So far, all data has argued that the desert areas of the earth will expand even further in the future. This is a valuable area for nature and man lost! But maybe we can reverse this effect and at least regain the Sahara. Solar and wind power plants would be an ideal aid to implementing this plan, researchers from the University of Illinois with complicated climate models found.

By NASA – Cropped from Image: Africa satellite plane.jpg., Public domain, Link

Power supply for two large regions possible

The Sahara has long been targeted by scientists, because it would produce excellent green power there. The desert is located in the vicinity of the approaching East and not so far from Europe, so we could provide two booming regions with growing energy needs. But what further effects would the use of the Sahara as an electricity supplier have? Previous research has shown that the production of green electricity in the sandy desert would lead to further warming. No good news, as we find! However, the studies at that time largely ignored the development of wind and rain, which the research team led by Yan Li has now made up for.

Up to 1.2 millimeters more rain per day

And at this point it gets interesting: The scientists assumed that wind and solar power plants were built in the Sahara, bringing it together to an average power of 79 terawatts. That's over four times more than the total humanity consumed in 2017. In the computer model, the already known warming close to the ground took place immediately, but with a greater increase in the minimum values ​​instead of the maximum temperatures. Affected were 9 million square kilometers of surface in the Sahara and the Sahel. At the same time, however, rainfall in the Sahara rose by an average of a quarter of a millimeter per day, and the Sahelian zone even received 1.2 millimeters more rain. This would provide for significantly increased plant growth, thus automatically greening the desert. And that would create a new cycle that would naturally lead to cooling, more rain and a green ex-desert. Sounds like a dream? Perhaps. But it's one of the kind that can come true.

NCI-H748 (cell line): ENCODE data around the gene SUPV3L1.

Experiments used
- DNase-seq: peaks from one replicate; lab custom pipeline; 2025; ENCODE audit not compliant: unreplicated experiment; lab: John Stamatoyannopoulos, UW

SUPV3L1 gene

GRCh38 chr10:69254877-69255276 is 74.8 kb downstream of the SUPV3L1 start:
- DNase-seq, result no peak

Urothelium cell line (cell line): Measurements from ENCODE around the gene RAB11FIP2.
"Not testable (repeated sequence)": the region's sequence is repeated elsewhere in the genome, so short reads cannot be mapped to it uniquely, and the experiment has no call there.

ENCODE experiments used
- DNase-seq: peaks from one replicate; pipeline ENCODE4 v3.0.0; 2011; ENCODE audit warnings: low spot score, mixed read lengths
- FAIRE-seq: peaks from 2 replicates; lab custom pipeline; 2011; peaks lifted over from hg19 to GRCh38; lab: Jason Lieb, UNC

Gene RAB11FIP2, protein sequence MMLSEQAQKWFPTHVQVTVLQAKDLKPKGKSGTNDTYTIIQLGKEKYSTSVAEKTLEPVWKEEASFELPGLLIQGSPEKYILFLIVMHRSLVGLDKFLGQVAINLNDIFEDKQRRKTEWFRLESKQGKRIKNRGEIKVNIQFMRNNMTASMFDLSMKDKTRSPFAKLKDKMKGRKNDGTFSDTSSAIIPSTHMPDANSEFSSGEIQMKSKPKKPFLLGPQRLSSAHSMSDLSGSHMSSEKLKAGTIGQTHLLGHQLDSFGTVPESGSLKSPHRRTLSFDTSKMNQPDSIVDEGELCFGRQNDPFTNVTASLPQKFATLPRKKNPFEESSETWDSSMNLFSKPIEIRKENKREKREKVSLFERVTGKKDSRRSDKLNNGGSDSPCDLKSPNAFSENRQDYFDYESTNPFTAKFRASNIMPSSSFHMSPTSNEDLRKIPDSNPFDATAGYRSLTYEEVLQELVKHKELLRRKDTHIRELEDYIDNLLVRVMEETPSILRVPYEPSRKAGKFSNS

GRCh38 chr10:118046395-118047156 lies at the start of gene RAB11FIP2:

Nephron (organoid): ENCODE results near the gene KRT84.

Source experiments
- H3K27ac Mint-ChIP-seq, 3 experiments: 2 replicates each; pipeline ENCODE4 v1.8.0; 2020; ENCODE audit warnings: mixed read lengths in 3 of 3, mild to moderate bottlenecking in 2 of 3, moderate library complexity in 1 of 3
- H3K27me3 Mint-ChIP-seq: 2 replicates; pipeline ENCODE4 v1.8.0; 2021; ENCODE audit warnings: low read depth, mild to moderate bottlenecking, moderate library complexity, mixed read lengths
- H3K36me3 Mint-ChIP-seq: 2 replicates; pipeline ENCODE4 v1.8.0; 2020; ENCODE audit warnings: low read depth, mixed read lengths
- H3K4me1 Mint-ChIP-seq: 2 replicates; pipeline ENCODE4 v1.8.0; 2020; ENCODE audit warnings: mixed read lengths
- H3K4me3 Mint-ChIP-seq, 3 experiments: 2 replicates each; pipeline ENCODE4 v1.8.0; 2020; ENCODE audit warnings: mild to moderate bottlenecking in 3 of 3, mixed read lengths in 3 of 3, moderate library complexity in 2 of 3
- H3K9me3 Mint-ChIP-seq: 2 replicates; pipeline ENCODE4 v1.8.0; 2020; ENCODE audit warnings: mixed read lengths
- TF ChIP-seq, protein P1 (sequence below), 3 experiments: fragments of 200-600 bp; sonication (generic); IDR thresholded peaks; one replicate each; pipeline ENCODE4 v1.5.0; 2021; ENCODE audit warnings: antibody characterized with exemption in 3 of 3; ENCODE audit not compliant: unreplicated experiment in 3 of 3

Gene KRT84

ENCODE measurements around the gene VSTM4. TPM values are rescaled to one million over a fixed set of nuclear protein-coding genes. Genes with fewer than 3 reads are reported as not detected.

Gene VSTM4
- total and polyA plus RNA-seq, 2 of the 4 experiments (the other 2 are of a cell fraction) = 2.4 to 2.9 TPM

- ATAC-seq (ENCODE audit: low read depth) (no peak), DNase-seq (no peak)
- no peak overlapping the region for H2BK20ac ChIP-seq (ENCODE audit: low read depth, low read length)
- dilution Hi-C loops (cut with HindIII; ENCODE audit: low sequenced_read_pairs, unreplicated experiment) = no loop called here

Source: derstandard.at

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